ZineOne also plans to expand its headcount, growing it 70% by the end of the year.

“ZineOne gives end users a better personalized browsing and shopping experience without infringing on their privacy through cookie-tracking and shadow profiles … Now is the ideal time for in-session marketing due to many factors: consumer data privacy regulations are increasing and customer acquisition costs are rising for retailers,” Deb said. “The retail sector saw tremendous e-commerce growth during the peak of the pandemic and are now facing different challenges as the economy slows and inflation spikes. ZineOne addresses a blind spot for these major brands, which is serving the needs of the anonymous consumer and acknowledging what’s happening immediately while the consumer is actively engaged with the brand.”

Amazon, facing ‘unfavorable’ regulatory environment, struggles to expand in India

Amazon is lagging its chief rival Flipkart in India on several key metrics and struggling to make inroads in smaller Indian cities and towns, according to a scathing report by investment firm Sanford C. Bernstein.

The American e-commerce giant’s 2021 gross merchandise value in the country, where it has deployed over $6.5 billion, stood between $18 billion to $20 billion, lagging Flipkart’s $23 billion, the analysts said in a report to clients Tuesday that was obtained by TechCrunch.

India is a key overseas market for Amazon, where it competes with Mukesh Ambani’s Reliance Retail, which launched grocery shopping on WhatsApp this week, Walmart-owned Flipkart and social commerce startups SoftBank-backed Meesho and Tiger Global-backed DealShare. Amazon has so far offered “a weaker proposition in ‘new’ commerce” in the country, the report added.

At stake is one of the world’s last great growth markets. The e-commerce spending in India, the world’s second largest internet market, is expected to double in size to over $130 billion by 2025. Amazon has been attempting to increase its presence in India through stakes in local firms and has also aggressively explored partnerships with neighborhood stores.

The company attempted to acquire Future Retail, India’s second largest retail chain, but was outwitted by Ambani’s firm. (Amazon accused the estranged Indian partner and Reliance of fraud in newspaper ads.)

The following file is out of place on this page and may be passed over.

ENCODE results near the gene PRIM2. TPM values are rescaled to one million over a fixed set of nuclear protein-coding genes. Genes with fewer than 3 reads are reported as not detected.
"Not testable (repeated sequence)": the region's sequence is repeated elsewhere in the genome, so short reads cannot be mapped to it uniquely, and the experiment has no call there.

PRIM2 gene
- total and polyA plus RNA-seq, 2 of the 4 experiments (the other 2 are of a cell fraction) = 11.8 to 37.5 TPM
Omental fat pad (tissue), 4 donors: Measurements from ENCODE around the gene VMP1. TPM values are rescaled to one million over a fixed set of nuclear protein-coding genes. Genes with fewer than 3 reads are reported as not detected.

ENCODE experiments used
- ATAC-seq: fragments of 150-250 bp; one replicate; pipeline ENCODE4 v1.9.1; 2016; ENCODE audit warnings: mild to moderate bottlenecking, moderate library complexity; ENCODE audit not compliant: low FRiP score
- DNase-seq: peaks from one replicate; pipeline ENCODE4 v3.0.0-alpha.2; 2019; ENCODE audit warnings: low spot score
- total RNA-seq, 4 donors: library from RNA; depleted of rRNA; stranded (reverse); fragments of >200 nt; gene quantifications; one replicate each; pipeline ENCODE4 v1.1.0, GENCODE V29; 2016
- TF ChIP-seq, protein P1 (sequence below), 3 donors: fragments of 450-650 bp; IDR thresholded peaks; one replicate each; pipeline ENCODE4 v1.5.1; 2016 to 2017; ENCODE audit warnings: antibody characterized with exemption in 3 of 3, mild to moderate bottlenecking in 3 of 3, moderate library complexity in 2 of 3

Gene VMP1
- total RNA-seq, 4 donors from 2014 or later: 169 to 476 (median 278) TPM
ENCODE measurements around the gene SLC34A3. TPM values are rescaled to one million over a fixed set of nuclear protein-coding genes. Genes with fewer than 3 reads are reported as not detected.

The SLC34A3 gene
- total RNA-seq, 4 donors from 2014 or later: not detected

Amazon’s recent spendings for growth in India has also made its local division’s prospects of turning a profit “elusive,” the Bernstein report added.

“Amazon has struggled to scale volumes in higher-margin categories such as fashion and BPC (beauty and personal care), while the inability to operate a 1P model (inventory led) has limited the availability of private labels vs. competition which further pressures margins. Amazon’s management attrition has also increased recently, potentially signaling difficulties achieving desired scale,” said Bernstein, whose reports are highly influential and widely cited.

Amazon, like Walmart’s Flipkart, operates a marketplace business in India due to local regulatory requirements. It’s facing a wide range of other regulatory pushback in the South Asian market. Marketplaces cannot have a controlling stake in sellers on their platform. Amazon and Flipkart have reduced their stakes in their largest sellers. Amazon had a controlling stake in Cloudtail and Appario but has reduced it to 24%.

A single seller cannot have more than a 25% share on a foreign-owned online marketplace. No e-commerce marketplace platform can mandate a seller/brand to sell exclusively on the platform. “It has also clamped down on deep discounts,” the report adds. Additionally, a new guideline proposed by India’s central bank, if enforced, will impact Amazon’s buy now, pay later offering, the report added.

Image Credits: Sanford C. Bernstein

Other takeaways from the report:

  • Amazon is less competitive in grocery and beauty and personal care categories.
  • Amazon’s India Prime membership offering is much the same as in the U.S. in terms of entertainment availability, but its logistics network size pales in comparison (13 m sq. ft. vs. 375 m sq. ft.) limiting SKUs available for half-day delivery.